ancient times, the fly-agaric has been used as a hallucinogen in nonhero Siberia, where the custom of urine drinking has been well-documented.

Wasson suggested that the mushroom fly-agaric be identified with the Soma/Haoma plant, and its orange-coloured juice with the soma/Haoma drink. He went on to distinguish between two forms of Soma: the first form of a direct drink; and the second form of the urine of the primary drinker. He claimed to have found passages in the Rgveda and Yasna, which referred to the Soma/Haoma urine.44 It is recorded that when it was casually mentioned to Wasson that the Rgveda refers to the “pis sing” of Soma (RV 9.74.4), he immediately connected it to the Siberian practice.43 (Wasson’s translation: The swollen men piss the flowing [Soma]. Generally understood translation is “the Maruts (Rudras) pouring down rain, figuratively considered as the urine of their heavenly horses.”45

In an extensive critique, Brough pointed out that Wasson was in error: “Some of the translations he [Wasson} used were misleading, and that he seemed to arbitrarily connect Rgvedic phrases and verses which do not properly belong together. More matter-of-factly, the juice of the mushroom comes from the cap, and not from the stem, as the Rgveda would demand. 46

Wasson’s hypothesis, contained in a well-produced, well-illustrated book, did serve a useful purpose; it brought the Soma problem once again into sharp focus. -While Sarcostemma may well have been the commonly-used substitute for Soma in the later period, there is now a growing consensus among experts in the field that ‘there is no need for a plant other than Ephedra for the original Soma… Ephedra fits each and every detail of the texts’.47

The various varieties of Ephedra look like bushes of leafless, jointed twigs, some prostrate, but mostly standing erect 1-6 feet high (Figure 1). The plant has a pine-like aroma and a strong astringent taste. It owes its importance to the alkaloid Epherdrine (CIO HIS ON) extracted from its twigs. The alkaloidal content of the plant increaes with age. Twigs are much richer in alkaloidal content than the woody stems, while the roots are bereft. The best plants are four year old and in blossom; the best time for harvesting twigs is after the rains but before the winter frost.48

Ephedrine is soluble in water and can be taken orally. It stimulates the nervous system, increases the intake of oxygen, and acts as a restorative and a mild anaesthetic agent.49 Compared to adrenaline which must be injected, Ephedrine’s effect is slower and less intense but more persistent. It dilates the pupil and contracts the uterus. Soma’s role as an aphrodisiac can only be attributed to the general feeling of euphoria that Ephedrine causes. In excessive doses, ephedrine causes nervousness, insomnia, headache, vertigo, palpitation, sweating, nausea and vomiting. When the Rgvedic poet asks Soma to be sweet to our heart (RV 8.68.7) and ‘wound not our heart with dazzling flame’ (RV 8.68.7), he is probably requesting for exemption from the effects of over-indulgence.

Ephedra’s utility as a geographical diagnostic comes from the fact that it does not grow every where, and all its varieties do not contain Ephedrine. Four species of Ephedra are native to the mountaineous regions of north India, Afghanistan and Iran: Egerardiana (E. vulgaris, H.distachya), E.major (E.nebrodensis)’; E.intermedia and E.pachyclada. They all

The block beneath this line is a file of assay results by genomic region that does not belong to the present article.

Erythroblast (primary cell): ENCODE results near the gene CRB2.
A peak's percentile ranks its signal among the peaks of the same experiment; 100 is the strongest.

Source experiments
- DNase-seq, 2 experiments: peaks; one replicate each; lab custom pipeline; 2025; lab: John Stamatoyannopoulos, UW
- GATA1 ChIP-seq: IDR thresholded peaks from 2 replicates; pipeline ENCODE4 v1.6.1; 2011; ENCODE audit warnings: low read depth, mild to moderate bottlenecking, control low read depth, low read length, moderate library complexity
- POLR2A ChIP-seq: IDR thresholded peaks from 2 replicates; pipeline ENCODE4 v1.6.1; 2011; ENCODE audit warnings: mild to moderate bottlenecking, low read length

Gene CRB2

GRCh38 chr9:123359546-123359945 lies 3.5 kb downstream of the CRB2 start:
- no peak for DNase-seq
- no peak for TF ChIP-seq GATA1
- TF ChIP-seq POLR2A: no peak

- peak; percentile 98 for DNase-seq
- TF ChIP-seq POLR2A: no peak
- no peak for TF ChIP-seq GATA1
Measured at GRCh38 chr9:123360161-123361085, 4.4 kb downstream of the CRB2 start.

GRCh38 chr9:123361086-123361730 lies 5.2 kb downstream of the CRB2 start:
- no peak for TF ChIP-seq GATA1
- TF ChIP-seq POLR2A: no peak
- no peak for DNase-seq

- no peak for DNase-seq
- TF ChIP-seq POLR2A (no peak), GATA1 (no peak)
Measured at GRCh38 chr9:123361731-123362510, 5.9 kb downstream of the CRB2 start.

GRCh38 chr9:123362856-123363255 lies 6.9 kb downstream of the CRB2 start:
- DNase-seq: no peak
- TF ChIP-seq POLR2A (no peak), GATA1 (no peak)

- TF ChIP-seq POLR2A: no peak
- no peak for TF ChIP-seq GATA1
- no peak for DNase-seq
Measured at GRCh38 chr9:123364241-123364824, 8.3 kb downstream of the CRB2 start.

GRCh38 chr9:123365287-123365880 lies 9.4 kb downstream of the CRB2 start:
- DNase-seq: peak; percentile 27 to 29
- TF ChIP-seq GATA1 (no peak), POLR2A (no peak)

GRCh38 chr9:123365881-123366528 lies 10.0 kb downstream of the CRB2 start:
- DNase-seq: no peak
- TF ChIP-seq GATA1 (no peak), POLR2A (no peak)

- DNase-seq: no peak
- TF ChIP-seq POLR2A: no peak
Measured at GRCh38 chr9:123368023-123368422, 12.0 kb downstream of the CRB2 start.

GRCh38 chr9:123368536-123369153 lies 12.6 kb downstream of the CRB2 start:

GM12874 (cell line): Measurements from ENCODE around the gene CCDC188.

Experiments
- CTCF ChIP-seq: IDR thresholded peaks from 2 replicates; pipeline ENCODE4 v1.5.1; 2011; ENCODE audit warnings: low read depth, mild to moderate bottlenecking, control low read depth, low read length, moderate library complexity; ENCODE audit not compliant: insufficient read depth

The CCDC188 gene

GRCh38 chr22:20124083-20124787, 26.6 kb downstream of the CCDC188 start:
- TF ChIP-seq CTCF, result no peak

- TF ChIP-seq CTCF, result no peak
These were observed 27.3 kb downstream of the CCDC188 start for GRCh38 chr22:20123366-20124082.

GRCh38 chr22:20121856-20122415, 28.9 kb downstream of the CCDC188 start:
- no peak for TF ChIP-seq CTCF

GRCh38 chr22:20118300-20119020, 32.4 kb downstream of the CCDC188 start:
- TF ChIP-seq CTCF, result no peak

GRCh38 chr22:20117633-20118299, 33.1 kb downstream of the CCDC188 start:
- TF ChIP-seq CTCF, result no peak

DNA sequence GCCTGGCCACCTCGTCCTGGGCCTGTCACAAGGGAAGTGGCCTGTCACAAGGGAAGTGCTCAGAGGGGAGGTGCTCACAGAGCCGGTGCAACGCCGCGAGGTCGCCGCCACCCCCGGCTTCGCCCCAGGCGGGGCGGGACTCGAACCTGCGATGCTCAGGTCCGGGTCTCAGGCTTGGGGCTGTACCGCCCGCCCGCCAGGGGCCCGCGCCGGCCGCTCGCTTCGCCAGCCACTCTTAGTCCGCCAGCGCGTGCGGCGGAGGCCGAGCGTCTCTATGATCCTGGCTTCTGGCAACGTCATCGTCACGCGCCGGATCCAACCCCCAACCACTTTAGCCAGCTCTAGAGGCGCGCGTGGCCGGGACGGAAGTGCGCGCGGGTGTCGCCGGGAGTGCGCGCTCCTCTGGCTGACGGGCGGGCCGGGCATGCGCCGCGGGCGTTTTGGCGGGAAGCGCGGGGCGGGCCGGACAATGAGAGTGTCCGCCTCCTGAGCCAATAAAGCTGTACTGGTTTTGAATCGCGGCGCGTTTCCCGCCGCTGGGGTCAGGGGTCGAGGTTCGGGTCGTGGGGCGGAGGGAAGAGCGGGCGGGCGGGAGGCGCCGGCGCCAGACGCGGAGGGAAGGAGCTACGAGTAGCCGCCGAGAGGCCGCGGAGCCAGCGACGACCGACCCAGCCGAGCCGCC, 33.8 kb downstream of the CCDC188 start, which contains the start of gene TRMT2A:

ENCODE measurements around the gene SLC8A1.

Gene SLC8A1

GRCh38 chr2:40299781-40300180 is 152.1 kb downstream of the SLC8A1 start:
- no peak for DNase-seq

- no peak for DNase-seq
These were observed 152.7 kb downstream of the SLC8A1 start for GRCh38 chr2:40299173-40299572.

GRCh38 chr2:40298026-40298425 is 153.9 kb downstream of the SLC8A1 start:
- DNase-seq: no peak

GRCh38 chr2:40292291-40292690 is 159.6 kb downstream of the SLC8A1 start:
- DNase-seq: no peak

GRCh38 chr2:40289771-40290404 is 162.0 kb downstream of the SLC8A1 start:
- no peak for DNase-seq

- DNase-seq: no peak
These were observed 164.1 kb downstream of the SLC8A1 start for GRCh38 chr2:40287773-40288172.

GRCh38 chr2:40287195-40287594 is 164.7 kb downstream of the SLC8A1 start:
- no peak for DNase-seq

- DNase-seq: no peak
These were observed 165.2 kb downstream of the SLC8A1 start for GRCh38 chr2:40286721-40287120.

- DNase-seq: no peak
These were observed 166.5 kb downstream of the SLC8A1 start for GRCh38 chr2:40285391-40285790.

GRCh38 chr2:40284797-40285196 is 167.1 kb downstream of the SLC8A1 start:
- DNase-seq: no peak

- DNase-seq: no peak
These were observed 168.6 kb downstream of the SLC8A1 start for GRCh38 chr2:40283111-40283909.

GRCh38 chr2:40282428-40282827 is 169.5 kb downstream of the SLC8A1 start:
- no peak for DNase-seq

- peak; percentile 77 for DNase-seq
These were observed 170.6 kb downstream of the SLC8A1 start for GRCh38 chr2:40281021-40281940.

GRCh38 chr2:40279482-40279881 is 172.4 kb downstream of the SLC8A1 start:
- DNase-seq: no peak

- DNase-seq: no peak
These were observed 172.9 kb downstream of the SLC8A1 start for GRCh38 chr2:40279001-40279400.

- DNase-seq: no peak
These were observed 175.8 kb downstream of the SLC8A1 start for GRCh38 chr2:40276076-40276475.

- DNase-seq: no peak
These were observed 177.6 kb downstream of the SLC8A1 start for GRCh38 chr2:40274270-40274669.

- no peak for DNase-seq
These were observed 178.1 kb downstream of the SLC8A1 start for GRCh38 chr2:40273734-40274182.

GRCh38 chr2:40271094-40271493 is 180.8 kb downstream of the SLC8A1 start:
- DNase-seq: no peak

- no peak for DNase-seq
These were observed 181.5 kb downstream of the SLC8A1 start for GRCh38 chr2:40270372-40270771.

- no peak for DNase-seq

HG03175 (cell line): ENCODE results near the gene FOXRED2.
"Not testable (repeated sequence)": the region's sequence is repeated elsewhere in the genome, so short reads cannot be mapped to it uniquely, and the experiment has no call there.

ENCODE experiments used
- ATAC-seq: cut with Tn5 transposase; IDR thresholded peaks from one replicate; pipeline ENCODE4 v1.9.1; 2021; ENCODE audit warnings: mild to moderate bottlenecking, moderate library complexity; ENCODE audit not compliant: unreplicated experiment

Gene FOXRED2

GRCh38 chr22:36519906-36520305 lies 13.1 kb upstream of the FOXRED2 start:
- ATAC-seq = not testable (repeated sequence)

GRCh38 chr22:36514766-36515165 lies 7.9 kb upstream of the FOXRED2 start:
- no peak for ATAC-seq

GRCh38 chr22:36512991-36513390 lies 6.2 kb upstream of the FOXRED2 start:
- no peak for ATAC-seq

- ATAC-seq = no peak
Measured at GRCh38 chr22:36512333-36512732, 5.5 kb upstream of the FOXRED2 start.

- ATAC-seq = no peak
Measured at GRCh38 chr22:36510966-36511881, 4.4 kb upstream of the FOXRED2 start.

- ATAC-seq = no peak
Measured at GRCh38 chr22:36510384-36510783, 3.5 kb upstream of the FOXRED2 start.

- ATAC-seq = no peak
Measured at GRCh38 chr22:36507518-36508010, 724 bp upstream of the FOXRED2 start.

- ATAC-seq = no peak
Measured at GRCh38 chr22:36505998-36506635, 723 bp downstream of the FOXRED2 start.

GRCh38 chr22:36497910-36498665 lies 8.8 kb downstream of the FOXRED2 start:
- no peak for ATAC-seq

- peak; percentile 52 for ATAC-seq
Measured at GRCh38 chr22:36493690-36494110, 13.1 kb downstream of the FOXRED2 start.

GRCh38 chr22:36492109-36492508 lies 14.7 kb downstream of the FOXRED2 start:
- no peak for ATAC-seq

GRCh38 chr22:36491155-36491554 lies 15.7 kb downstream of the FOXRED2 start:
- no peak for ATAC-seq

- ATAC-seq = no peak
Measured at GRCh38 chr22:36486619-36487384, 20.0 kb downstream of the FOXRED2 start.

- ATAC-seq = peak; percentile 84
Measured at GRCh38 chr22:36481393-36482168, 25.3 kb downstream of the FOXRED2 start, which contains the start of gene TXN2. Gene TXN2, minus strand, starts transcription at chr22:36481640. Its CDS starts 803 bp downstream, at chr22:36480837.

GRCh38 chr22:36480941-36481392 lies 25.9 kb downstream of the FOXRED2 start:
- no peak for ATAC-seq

736 Rajesh Kochhar

contain Ephedrine. In addition, there is E.foliata, which grows in the plains of south , Punjab and Rajasthan. It does not contain any appreciable quantity of Ephedrine. The rest of India is not the natural habitat of any species of Ephedra. Local names of Ephedra were. recorded a hundred years ago. Thus E.gerardiana is called asmania, butshur, budshur and chewa in Punjab, Phok in the Satluj valley; tse, tsapatt and trano in Ladhak; and khanda and kharna in Kunawar (not identified). 50

Since the Rgvedic Aryans could pluck twigs from the wayside, they must have lived in the mountainous regions. Since the Avestans were also using Soma, the common residence can be nqrrowed down to the Hindu Kush and its western environs. The species native to Chitral, Baluchistan and Mghanistan, E.pachyclada, can then be singled out as the Soma of the ~gveda. The name for the plant still survives in the region, as noted by Aitchison: Hum in the Herat valley, as well as in Balucm, Pashto and Brahui, and Sam in Gilgit, Chitral and Kafiristan. The remarkable fact that the same name designates a plant in a vast area also points towards its great antiquity.

When we identify Ephedra as Soma and place the ~gvedic people in the Ephedra- habit~t Hindu Kush, all the diverse pieces of the puzzle fall into place. The vast Ephedra- growIng area m Mghamstan and Iran was occupIed by or was accessIble to the Indo-Iranians, who could develop a common Soma/Haoma cult. As the Indo-Aryans moved eastwards, their distance from Soma increased, first cutting down the supply and then stopping it altogether. Finally, in the plains, Soma’s place in the rituals was given to the substitutes. In course of time, Soma became a mythical plant.

In its transition from an easily available herb that could be processed by husband” and wife in their home to a myth even for the later-day medical celebrities, Soma records” the distance the Indo-Aryans traversed, figuratively and literally, from the ~gvedic times to the classical period.

Archaeological evidence

Archaeological evidence for the cultic use of Ephedra has been uncovered in the Murghab delta (known to the Greeks as Margiana) in southern Turkmenistan.51 At Togolok 21 (with a calibrated radiocarbon date of 1745 BC)52, archaeologists unearthed a huge rectangular complex, 130m x 100 m in size, with circular turrets at the comers and semi- circular ones at mid-walls. Inside this was another rectangle, much smaller, but also with circular and semi-circular turrets. All along the inner side: of its western wall, there were 30 odd narrow rooms (Figure 2).